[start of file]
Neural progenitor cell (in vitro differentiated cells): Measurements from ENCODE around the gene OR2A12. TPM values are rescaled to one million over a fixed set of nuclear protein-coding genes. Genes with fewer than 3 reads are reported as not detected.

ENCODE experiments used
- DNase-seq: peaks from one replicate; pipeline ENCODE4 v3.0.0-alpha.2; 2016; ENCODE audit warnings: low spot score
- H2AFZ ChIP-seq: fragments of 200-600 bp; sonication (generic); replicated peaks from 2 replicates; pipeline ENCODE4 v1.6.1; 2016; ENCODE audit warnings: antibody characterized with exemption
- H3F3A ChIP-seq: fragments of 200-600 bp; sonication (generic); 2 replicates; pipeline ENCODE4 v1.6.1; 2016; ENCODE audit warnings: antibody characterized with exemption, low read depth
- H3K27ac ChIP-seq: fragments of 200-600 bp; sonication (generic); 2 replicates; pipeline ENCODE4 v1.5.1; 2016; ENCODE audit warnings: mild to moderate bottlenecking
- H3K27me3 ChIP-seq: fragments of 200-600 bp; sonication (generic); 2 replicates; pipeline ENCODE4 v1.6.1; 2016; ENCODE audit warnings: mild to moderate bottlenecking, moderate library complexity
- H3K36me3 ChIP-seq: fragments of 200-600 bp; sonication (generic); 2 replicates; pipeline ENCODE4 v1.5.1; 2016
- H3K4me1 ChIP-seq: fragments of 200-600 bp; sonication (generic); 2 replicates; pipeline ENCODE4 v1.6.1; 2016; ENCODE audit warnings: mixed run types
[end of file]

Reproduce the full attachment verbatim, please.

Neural progenitor cell (in vitro differentiated cells): Measurements from ENCODE around the gene OR2A12. TPM values are rescaled to one million over a fixed set of nuclear protein-coding genes. Genes with fewer than 3 reads are reported as not detected.

ENCODE experiments used
- DNase-seq: peaks from one replicate; pipeline ENCODE4 v3.0.0-alpha.2; 2016; ENCODE audit warnings: low spot score
- H2AFZ ChIP-seq: fragments of 200-600 bp; sonication (generic); replicated peaks from 2 replicates; pipeline ENCODE4 v1.6.1; 2016; ENCODE audit warnings: antibody characterized with exemption
- H3F3A ChIP-seq: fragments of 200-600 bp; sonication (generic); 2 replicates; pipeline ENCODE4 v1.6.1; 2016; ENCODE audit warnings: antibody characterized with exemption, low read depth
- H3K27ac ChIP-seq: fragments of 200-600 bp; sonication (generic); 2 replicates; pipeline ENCODE4 v1.5.1; 2016; ENCODE audit warnings: mild to moderate bottlenecking
- H3K27me3 ChIP-seq: fragments of 200-600 bp; sonication (generic); 2 replicates; pipeline ENCODE4 v1.6.1; 2016; ENCODE audit warnings: mild to moderate bottlenecking, moderate library complexity
- H3K36me3 ChIP-seq: fragments of 200-600 bp; sonication (generic); 2 replicates; pipeline ENCODE4 v1.5.1; 2016
- H3K4me1 ChIP-seq: fragments of 200-600 bp; sonication (generic); 2 replicates; pipeline ENCODE4 v1.6.1; 2016; ENCODE audit warnings: mixed run types